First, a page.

Due to the bad press, Xinfa engaged in a token “green washing” campaign designed to salvage the firm’s reputation. In summer 2015, the firm organized a public environmental impact assessment involving the construction of a new red mud discharge facility in Guanxi province. Later that year, Xinfa made a show of destroying seven cooling towers in conjunction with a modernization project. Possibly as a result of this green sheen activity, Xinfa was removed from the groundwater pollution company list in 2015.

Though it has found itself subject to punitive action by the state over its uncurbed polluting practices, that does not appear to slow Xinfa down. Over the past three years, Xinfa has been cited 30 separate times by various government authorities for environmental transgressions including: building without proper environmental impact assessments, significant dust emission, mismanagement of wastewater, red mud discharges, and emission of prohibited levels of nitrogen oxides and sulfur dioxide.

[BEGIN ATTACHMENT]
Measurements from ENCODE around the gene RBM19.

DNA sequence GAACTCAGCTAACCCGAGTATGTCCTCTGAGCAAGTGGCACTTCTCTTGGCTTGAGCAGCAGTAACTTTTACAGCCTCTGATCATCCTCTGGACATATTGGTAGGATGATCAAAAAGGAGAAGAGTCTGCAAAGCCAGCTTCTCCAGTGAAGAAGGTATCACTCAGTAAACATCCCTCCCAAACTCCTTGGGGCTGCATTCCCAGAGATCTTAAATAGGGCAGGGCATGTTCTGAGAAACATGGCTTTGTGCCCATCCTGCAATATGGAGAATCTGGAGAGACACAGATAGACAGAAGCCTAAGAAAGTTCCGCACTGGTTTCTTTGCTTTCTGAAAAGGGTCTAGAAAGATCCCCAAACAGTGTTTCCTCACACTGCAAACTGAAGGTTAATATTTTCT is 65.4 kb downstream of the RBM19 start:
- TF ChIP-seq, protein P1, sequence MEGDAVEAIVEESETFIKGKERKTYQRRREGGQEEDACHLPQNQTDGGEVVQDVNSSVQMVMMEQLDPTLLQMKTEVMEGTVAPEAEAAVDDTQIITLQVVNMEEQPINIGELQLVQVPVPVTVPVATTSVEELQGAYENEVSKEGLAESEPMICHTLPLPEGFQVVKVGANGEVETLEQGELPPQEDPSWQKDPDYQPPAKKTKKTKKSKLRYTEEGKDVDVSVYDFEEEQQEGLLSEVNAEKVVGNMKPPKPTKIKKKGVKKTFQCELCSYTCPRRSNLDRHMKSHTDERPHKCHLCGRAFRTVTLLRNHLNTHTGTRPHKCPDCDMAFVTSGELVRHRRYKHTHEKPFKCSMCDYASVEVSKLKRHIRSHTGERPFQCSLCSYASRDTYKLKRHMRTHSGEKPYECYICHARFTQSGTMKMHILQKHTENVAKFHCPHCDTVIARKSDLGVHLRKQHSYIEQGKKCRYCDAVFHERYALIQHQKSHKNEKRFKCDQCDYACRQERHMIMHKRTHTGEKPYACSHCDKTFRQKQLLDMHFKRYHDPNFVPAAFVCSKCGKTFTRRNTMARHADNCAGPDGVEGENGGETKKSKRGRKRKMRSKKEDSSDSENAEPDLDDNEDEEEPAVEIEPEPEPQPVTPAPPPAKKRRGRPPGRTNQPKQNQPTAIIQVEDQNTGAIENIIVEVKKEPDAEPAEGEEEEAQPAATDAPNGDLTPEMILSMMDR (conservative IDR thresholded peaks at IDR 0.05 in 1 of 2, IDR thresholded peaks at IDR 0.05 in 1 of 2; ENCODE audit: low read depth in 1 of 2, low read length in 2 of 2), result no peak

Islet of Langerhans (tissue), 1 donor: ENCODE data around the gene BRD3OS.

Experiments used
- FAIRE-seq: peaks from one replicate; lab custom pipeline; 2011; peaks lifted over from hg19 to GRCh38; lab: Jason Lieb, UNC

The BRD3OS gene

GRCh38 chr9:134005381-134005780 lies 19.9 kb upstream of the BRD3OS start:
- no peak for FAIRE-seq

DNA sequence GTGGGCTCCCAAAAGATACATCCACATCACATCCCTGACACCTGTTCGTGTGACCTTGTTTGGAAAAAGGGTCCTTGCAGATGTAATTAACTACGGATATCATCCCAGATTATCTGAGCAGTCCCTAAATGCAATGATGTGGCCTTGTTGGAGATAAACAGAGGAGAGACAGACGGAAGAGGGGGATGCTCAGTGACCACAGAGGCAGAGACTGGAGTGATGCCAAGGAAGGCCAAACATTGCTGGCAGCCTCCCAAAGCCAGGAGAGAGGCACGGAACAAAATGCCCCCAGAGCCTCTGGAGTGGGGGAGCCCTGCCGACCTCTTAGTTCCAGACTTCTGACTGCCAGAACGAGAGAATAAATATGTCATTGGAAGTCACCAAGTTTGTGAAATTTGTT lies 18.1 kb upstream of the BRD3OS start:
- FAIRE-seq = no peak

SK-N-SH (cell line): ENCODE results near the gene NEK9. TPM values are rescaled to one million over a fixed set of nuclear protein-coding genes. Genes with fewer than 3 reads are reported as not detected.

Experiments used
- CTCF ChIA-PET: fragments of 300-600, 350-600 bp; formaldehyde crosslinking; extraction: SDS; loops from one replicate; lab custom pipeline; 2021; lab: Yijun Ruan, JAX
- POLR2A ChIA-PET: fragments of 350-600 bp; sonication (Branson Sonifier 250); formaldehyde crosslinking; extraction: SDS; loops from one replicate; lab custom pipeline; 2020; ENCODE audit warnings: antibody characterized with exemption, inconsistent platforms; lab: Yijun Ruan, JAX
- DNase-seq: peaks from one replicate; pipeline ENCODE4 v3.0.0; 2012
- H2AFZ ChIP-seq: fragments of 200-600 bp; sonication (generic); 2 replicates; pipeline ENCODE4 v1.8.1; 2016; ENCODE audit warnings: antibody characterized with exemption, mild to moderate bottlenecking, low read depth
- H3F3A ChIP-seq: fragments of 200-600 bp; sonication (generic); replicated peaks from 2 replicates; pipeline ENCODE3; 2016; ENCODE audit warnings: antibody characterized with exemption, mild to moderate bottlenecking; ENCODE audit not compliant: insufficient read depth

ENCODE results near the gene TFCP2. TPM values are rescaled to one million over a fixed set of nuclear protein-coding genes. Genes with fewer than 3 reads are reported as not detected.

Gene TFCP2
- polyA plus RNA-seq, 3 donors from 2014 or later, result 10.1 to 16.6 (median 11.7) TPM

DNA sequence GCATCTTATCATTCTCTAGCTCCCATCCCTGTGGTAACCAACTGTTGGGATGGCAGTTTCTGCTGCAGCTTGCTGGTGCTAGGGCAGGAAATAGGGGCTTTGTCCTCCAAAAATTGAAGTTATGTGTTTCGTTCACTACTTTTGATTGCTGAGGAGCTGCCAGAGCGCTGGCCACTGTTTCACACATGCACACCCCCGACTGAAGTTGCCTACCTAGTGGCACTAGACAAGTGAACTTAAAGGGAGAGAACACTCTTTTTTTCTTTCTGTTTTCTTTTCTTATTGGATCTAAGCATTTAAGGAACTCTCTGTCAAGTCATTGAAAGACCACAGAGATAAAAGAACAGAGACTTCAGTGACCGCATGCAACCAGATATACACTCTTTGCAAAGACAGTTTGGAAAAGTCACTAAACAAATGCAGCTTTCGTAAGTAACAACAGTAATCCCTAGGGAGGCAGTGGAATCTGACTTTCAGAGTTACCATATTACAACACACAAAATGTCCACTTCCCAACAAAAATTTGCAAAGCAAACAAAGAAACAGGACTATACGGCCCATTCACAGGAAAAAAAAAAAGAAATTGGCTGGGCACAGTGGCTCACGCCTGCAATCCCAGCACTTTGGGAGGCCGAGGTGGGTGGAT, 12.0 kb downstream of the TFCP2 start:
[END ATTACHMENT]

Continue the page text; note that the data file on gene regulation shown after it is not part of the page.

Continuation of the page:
Xinfa has expended great effort in building and protecting its reputation as a low-cost provider of aluminium. Unfortunately, the low-cost aluminium it sells comes at a high cost to the people and the environment in the vicinity of its operations, and there is little to suggest that will change anytime soon.

Sanmenxia[edit | edit source]